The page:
I originally reviewed this brewer’s predecessor in The Coffee Companion many years back. When I received its newest revision of the basic design, I was eager to see if my previous knock against it had been addressed. It has and read on to discover a coffee industry favorite.
When traveling to shoot interviews with eight coffee notables last year, I found a Technivorm (pronounced: Teck-knee-form) in almost every location. Many top coffee honchos have a Technivorm as their primary auto-drip machine. As Ian Bersten said to me, it’s an example of good engineering carried through manufacturing without compromise. Good design, good parts. It all seems so easy it’s hard to understand why most big coffee companies haven’t simply reverse engineered the Technivorm into their standard design.
In fairness, the Technivorm is not the only way to make a good auto drip machine. It is also not the only one made. One company, Presto, all but did build a “cheaper” Technivorm and it came and went in a flash. Apparently, the coffee literati overlooked the Presto, possibly as too good to be true. To be fair it did some things with less aplomb, but others with more, but consumers, even so-called leading edge ones, missed it.
So, we’re back looking at the Technivorm 741. What does it do that’s so spectacular? Well, it quickly heats the water to 200 degrees Fahrenheit and sends it through the grounds in less than six minutes, achieving the main technical specs of the Specialty Coffee Association for drip brewing. It does this using a good thermal heating block. Its water tubing is wide and unforgiving. I’ve owned its earlier version since the late 1980s and it’s never “limed up”, even though I use hard water and rarely clean it.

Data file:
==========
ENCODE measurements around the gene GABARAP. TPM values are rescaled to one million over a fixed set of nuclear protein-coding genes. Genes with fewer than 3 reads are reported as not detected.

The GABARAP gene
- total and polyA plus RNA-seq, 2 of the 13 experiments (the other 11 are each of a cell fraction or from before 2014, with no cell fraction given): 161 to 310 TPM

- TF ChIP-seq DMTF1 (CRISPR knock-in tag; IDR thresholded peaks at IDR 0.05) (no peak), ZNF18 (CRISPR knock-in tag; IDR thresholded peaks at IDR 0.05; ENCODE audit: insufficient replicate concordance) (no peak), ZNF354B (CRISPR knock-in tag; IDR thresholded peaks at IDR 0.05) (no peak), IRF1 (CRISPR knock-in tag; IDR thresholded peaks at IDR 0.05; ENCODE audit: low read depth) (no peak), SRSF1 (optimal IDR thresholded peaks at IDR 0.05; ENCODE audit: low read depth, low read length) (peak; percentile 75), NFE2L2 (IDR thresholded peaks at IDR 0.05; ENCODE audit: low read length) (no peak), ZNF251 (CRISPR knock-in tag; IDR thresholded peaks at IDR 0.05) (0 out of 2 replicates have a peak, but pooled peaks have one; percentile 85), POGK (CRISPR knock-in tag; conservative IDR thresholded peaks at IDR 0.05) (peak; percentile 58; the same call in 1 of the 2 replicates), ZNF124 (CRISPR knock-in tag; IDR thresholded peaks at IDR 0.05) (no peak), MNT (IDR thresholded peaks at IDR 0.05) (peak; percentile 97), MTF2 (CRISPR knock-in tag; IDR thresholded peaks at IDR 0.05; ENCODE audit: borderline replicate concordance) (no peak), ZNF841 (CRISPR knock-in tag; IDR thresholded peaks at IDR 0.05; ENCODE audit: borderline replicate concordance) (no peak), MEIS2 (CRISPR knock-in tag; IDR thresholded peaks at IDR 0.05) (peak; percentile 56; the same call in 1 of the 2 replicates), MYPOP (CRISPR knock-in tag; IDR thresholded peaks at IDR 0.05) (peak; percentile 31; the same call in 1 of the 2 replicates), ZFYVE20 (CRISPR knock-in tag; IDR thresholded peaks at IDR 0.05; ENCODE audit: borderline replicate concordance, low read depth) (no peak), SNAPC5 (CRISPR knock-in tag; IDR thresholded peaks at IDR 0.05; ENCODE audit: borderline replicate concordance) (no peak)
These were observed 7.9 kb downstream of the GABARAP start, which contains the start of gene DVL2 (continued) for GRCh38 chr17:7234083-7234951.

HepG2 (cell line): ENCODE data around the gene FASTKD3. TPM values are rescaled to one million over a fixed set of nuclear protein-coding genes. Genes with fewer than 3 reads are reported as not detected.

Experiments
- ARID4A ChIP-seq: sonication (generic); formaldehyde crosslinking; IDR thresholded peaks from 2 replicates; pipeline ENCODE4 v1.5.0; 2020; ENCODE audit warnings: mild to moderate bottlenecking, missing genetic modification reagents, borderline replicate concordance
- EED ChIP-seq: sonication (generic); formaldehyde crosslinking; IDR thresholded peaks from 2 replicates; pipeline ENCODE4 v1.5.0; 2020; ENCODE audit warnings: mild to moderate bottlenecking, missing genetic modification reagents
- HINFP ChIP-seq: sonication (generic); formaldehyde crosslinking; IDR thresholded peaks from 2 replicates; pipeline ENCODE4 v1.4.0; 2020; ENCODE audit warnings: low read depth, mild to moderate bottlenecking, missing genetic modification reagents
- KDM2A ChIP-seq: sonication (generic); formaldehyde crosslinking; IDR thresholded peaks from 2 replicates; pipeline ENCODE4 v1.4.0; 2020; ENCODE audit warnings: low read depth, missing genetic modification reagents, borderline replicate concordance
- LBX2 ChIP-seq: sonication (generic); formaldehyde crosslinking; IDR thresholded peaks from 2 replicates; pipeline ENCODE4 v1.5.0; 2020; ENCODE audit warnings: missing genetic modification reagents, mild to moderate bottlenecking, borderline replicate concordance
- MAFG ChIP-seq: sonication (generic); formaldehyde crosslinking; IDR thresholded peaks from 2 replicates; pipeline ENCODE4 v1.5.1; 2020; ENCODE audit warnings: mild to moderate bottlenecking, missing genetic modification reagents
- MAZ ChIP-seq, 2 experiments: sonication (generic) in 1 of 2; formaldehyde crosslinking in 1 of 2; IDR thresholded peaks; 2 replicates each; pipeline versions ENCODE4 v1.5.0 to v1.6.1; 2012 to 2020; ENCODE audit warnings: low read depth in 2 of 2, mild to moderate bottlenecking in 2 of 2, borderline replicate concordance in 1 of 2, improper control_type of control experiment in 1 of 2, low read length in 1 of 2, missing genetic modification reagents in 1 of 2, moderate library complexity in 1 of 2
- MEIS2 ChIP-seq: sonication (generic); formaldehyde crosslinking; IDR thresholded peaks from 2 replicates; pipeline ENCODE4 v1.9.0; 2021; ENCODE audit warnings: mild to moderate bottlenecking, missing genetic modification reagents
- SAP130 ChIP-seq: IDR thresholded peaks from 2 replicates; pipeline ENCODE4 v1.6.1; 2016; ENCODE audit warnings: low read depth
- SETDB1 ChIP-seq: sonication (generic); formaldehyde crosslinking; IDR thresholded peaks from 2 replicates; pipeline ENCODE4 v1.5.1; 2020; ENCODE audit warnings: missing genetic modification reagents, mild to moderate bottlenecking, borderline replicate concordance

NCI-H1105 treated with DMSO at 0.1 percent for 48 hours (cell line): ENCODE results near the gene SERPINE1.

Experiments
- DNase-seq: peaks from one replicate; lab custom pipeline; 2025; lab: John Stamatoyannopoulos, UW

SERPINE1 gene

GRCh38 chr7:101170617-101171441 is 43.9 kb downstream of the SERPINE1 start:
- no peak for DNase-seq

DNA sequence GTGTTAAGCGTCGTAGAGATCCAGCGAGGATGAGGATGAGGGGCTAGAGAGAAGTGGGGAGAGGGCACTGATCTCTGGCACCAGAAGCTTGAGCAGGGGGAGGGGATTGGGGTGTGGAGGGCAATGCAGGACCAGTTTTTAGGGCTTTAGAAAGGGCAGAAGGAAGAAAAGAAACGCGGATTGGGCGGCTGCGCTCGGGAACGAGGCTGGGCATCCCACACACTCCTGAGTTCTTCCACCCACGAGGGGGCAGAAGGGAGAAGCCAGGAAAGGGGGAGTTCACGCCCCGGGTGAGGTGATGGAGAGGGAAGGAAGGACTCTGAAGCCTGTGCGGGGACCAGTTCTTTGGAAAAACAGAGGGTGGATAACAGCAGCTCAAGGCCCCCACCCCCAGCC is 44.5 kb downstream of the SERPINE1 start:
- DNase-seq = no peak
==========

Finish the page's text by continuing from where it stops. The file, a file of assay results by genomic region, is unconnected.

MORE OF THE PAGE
If the Technivorm has a weakness, it is its ability to shower your precious grounds with its perfectly heated water. The earlier version had a single hole the water dripped from, and I noted this in my first review. Technivorm responded by drilling several smaller holes over a still-limited space, but, frankly, it only improves its spread slightly. I still find myself removing the loose-fitting cover and stirring the grounds during brewing in order to ensure all the grounds participation.
Improved multiple sprayhead or not, you still may benefit from starting the brewer for a full minute, shutting it off for another minute, allowing the grounds to rise and settle. This extra step can make a significant difference in the ability of the Technivorm to fully saturate and extract from your entire grounds bed during brewing.
The first version made 8 4.5 ounce cups — that’s 36 ounces. The current version makes 10 4.5 ounce cups — 45 ounces. Generally, this new amount is about perfect for three or four friends to enjoy a couple of American style coffee cups together. When it’s just two of us, I prefer to use the smaller, earlier version. They brew identical cups. I timed the brewers and the new one is slightly faster, just enough to make 8 cups as fast as the older one made 6 cups. That’s exactly as it should be.
Technivorm added a new feature to the larger model, which indicates an ability to make a 1/2 batch, by partially closing the exit valve at the filter basket’s bottom, slowing the coffee’s release. After playing around with this feature for the past few years, I find it does a credible job allowing you to truly make a 1/2 batch that tastes identical to a full batch. In my tests, you can make a comparable 1/2 batch filling up the the 6-cup water line and using 36 grams ground coffee.